• Show TV Channels

    Hide TV Channels

  • Show Radio Channels

    Hide Radio Channels

  • Show Years

    Hide Years

  • Issues

Close group

Close group

Day Navigation


: - Godfrey Tearle and Fay Compton in the OEDIPUS REX'

of Sophocles
English version by Dudley Fitts and Robert Fitzgerald
Arranged and produced by Raymond Raikes
Music composed by Anthony Bernard
Chorus of Theban Elders: Laidman Browne (leader)
William Devlin , Valentine Dyall
Tom Hemsley (baritone) London Chamber Singers with the London Chamber Orchestra
(Leader, Andrew Cooper )
Conductor, Anthony Bernard


Unknown: Dudley Fitts
Unknown: Robert Fitzgerald
Produced By: Raymond Raikes
Composed By: Anthony Bernard
Leader: Laidman Browne
Leader: William Devlin
Leader: Valentine Dyall
Baritone: Tom Hemsley
Leader: Andrew Cooper
Conductor: Anthony Bernard
Oedipus: Godfrey Tearle
A Priest: Leon Quartermaine
Creon: James McKechnie
Teiresias: Cecil Trouncer
Iocasta: Fay Compton
A messenger from Corinth: James Dale
Shepherd of Laios: Allan Jeayes
A messenger from the palace: Deryck Guyler
Antigone: Margaret Ward
Ismene: Dorothy Smith

: Excerpts from the Greek text

Cecil Trouncer , Deryck Guyler
Heather Brown , Denis McCarthy and Philip Vellacott
Programme introduced by Raymond Raikes and edited by Heather Brown
(The recorded broadcast of April 27)


Readers: Cecil Trouncer
Readers: Deryck Guyler
Readers: Heather Brown
Unknown: Denis McCarthy
Introduced By: Raymond Raikes
Edited By: Heather Brown


Eleanor Houston (soprano) Kathleen Joyce (contralto)
John Lanigan (tenor)
Alfred Orda (baritone)
BBC Chorus
(Chorus-Master, Leslie Woodgate )
Charles Spinks (organ)
BBC Symphony Orchestra
(Leader, Paul Beard)
Conducted by Rafael Kubelik
Part 1


Contralto: Kathleen Joyce
Tenor: John Lanigan
Baritone: Alfred Orda
Chorus-Master: Leslie Woodgate
Chorus-Master: Charles Spinks
Conducted By: Rafael Kubelik


Talk by Compton Mackenzie
Compton Mackenzie recalls the many-sided personality of his friend R. B. Cunning hame Graham, who was born a hundred years ago, and whom the Dictionary of National Biography describes as ' traveller, poet, horseman, scholar, Scottish nationalist, laird, and socialist.'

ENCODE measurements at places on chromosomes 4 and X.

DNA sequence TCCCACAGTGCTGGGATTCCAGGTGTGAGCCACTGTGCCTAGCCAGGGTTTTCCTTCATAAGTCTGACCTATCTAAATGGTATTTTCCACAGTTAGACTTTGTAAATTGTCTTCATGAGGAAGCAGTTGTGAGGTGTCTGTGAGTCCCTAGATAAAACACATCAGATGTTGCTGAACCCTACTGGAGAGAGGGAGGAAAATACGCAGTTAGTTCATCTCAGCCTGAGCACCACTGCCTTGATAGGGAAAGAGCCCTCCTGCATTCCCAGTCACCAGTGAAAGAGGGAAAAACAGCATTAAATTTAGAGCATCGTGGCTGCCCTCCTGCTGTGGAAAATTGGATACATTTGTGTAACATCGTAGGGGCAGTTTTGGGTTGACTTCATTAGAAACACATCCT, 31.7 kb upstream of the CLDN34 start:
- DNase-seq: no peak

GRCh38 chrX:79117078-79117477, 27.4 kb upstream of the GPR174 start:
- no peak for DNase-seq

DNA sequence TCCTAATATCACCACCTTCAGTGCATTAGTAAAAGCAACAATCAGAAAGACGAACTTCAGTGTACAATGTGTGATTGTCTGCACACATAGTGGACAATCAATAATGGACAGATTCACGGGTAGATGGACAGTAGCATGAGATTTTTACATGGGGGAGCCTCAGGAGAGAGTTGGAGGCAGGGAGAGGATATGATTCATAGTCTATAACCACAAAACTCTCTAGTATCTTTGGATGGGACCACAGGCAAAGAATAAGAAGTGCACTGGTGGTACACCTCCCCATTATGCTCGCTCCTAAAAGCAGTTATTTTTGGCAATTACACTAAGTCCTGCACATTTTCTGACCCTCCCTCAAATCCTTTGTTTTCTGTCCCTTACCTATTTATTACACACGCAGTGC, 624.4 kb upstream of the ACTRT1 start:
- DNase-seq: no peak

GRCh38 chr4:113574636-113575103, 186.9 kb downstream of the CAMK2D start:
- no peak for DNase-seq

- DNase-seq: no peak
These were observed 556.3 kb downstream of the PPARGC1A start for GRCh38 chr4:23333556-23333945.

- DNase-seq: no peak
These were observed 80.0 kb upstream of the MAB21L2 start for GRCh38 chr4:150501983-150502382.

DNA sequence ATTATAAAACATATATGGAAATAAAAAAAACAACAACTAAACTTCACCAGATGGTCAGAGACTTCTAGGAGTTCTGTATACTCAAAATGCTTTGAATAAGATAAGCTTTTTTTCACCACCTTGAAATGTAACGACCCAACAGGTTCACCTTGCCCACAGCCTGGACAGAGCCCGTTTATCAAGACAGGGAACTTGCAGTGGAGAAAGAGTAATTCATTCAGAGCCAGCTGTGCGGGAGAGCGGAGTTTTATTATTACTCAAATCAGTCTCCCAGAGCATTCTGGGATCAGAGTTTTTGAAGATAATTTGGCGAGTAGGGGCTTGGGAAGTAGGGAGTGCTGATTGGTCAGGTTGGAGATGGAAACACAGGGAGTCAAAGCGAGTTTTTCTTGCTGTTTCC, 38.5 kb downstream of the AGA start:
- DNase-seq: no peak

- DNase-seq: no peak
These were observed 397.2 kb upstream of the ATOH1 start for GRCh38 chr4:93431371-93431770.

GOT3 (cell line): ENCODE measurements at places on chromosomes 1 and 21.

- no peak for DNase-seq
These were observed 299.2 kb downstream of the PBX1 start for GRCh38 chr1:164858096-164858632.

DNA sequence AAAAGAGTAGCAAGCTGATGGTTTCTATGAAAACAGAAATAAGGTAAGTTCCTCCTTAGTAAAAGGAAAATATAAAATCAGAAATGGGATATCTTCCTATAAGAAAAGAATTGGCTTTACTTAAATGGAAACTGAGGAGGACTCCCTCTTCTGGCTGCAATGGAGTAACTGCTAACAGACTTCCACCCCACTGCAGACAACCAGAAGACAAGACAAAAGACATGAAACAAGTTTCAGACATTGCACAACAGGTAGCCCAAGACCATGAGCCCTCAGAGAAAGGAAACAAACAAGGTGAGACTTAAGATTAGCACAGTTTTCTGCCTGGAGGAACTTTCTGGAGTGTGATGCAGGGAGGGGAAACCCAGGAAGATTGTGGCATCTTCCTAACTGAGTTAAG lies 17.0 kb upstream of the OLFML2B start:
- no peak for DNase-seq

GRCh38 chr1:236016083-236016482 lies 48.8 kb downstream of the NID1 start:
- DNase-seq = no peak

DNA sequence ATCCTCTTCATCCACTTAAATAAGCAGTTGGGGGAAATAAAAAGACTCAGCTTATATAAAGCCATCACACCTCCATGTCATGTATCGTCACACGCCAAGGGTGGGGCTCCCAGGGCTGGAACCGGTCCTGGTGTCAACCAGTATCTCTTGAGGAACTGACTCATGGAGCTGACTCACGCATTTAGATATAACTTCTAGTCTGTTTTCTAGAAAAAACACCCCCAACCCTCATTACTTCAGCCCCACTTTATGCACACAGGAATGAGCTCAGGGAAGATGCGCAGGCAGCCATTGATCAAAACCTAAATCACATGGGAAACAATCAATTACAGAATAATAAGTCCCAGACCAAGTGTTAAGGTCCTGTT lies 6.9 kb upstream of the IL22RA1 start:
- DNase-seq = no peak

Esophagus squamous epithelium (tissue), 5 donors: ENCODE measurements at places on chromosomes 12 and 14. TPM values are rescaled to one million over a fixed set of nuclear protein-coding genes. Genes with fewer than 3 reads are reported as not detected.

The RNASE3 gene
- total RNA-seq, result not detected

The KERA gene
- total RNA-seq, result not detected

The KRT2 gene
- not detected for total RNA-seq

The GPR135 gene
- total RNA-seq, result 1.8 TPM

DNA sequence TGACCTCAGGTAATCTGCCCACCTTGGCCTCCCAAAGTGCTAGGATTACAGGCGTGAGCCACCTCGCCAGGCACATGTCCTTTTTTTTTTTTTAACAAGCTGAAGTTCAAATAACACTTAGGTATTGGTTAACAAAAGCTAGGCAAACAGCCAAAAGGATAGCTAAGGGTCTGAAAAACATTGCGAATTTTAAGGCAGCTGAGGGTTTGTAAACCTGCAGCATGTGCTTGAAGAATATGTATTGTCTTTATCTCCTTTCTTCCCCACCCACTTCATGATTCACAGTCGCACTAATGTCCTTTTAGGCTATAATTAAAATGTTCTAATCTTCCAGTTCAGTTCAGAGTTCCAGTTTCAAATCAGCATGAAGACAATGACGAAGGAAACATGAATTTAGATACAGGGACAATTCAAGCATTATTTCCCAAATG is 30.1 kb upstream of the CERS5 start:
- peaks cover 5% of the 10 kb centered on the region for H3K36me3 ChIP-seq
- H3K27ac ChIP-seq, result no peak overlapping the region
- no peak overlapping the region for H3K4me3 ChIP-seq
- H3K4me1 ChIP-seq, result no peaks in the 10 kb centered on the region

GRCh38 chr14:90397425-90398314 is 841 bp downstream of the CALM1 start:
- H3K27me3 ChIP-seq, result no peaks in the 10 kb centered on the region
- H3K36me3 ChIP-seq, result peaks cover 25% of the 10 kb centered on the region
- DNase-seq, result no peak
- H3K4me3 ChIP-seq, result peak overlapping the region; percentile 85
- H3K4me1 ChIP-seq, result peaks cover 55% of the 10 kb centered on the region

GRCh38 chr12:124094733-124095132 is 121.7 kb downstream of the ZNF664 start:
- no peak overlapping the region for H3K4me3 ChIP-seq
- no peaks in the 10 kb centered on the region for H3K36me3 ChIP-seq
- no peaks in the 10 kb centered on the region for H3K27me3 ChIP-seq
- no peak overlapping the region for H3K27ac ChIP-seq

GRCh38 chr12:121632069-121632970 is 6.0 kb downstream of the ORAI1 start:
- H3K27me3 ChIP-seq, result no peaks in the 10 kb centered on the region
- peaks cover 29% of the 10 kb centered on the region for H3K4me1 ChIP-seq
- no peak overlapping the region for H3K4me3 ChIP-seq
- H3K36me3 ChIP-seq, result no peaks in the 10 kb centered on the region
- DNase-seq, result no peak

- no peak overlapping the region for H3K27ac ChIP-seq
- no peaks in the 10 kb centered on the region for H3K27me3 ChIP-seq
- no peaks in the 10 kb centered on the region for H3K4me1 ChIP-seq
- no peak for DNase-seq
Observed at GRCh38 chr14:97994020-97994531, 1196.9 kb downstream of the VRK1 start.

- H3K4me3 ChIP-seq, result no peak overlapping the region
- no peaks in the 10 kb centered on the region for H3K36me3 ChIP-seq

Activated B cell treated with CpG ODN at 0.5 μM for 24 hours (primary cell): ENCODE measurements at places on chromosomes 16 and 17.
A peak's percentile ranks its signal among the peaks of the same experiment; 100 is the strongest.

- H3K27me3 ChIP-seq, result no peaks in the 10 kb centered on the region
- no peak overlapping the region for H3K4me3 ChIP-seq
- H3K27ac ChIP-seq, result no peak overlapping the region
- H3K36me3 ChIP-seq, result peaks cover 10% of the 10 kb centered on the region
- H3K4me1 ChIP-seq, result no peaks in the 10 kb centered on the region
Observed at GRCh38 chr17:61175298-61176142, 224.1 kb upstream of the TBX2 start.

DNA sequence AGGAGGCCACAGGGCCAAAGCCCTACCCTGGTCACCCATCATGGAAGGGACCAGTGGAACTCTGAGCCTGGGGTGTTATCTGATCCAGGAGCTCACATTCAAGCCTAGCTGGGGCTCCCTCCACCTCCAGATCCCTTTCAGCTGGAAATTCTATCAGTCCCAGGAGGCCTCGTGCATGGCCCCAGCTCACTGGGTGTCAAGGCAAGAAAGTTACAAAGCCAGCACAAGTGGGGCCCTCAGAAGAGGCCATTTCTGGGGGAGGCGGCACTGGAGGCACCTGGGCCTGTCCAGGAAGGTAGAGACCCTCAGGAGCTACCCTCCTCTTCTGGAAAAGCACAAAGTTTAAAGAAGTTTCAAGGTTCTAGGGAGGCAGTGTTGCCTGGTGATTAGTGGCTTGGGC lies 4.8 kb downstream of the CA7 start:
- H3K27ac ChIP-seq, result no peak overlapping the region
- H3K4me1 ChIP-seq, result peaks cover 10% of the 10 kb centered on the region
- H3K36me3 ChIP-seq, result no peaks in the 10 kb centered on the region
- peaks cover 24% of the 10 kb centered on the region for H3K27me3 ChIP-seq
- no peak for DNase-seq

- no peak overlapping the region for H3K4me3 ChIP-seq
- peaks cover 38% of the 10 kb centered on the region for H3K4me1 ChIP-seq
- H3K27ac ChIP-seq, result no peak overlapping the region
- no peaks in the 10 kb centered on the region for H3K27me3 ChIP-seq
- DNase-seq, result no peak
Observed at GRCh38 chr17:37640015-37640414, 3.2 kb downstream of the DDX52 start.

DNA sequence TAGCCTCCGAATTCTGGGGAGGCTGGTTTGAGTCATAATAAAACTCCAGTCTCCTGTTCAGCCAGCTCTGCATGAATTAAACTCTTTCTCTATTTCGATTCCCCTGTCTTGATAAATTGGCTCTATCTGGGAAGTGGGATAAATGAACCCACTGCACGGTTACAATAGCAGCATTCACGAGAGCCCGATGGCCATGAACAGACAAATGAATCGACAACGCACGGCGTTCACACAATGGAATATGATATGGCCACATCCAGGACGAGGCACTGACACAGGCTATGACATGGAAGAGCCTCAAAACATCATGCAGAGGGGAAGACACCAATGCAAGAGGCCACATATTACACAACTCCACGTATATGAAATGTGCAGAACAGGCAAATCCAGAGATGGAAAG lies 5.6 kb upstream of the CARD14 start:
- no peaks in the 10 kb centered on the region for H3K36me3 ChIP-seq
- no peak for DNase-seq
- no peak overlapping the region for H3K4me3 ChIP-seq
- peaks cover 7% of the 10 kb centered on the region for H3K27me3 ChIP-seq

Talk By: Compton MacKenzie
Talk By: Compton MacKenzie
Unknown: R. B. Cunning


Part 2
(Eleanor Houston broadcasts by permission of the Governors of Sadler's Wells: John Lanigan , by permission of the General Administrator, Royal Opera House Covent Garden. Ltd.; Rafael Kubelik , by par-mission of Harold Holt, Ltd.)
Another performance of the works by Bach, Mozart, and Janacek: tomorrou evening (Home)


Unknown: John Lanigan
Unknown: Rafael Kubelik


A group of three talks
1-The Paradox of.Progress by H. L. Beales
Reader in Economic History at London University
Thomas Robert Malthus (1766-1834) put forward the view that population tended to increase faster than the means of subsistence. His pessimism was influential in the first part of the nineteenth century, but later his doctrines came to be regarded as out of date. Today, when the dangers of over-population are generally recognised, Malthus is coming into his own.


Reader: H. L. Beales

: South American Music

Janet Fraser (contralto)
Norman Fraser (accompanist)
Eric Hope (piano)

(A programme of music by Villa-Lobos: May 26)


Contralto: Janet Fraser
Accompanist: Norman Fraser
Pianist: Eric Hope


Sextet in G, Op. 36 played by The Martin String Quartet:
David Martin (violin)
Neville Marriner (violin)
Eileen Grainger (viola)
Bernard Richards (cello)
Stephen Shingles (viola)
Florence Hooton (cello)


Violin: David Martin
Violin: Neville Marriner
Viola: Eileen Grainger
Cello: Bernard Richards
Viola: Stephen Shingles
Cello: Florence Hooton

About this project

This site contains the BBC listings information which the BBC printed in Radio Times between 1923 and 2009. You can search the site for BBC programmes, people, dates and Radio Times editions.

We hope it helps you find information about that long forgotten BBC programme, research a particular person or browse your own involvement with the BBC.

Through the listings, you will also be able to use the Genome search function to find thousands of radio and TV programmes that are already available to view or listen to on the BBC website.

There are more than 5 million programme listings in Genome. This is a historical record of the planned output and the BBC services of any given time. It should be viewed in this context and with the understanding that it reflects the attitudes and standards of its time - not those of today.

To read scans of the Radio Times magazines from the 1920s, 30s, 40s and 50s, you can navigate by issue.

Welcome to BBC Genome

Genome is a digitised version of the Radio Times from 1923 to 2009 and is made available for internal research purposes only. You will need to obtain the relevant third party permissions for any use, including use in programmes, online etc.

This internal version of Genome, which includes all the magazine covers, images and articles as well as the programme listings from the Radio Times, is different to the version of BBC Genome that is available externally/to the public. It is only available inside the BBC network.

Your use of this version of Genome is covered by the BBC Acceptable Use of Information Systems Policy and these terms.

BBC Guidance

This historical record contains material which some might find offensive
Continue Cancel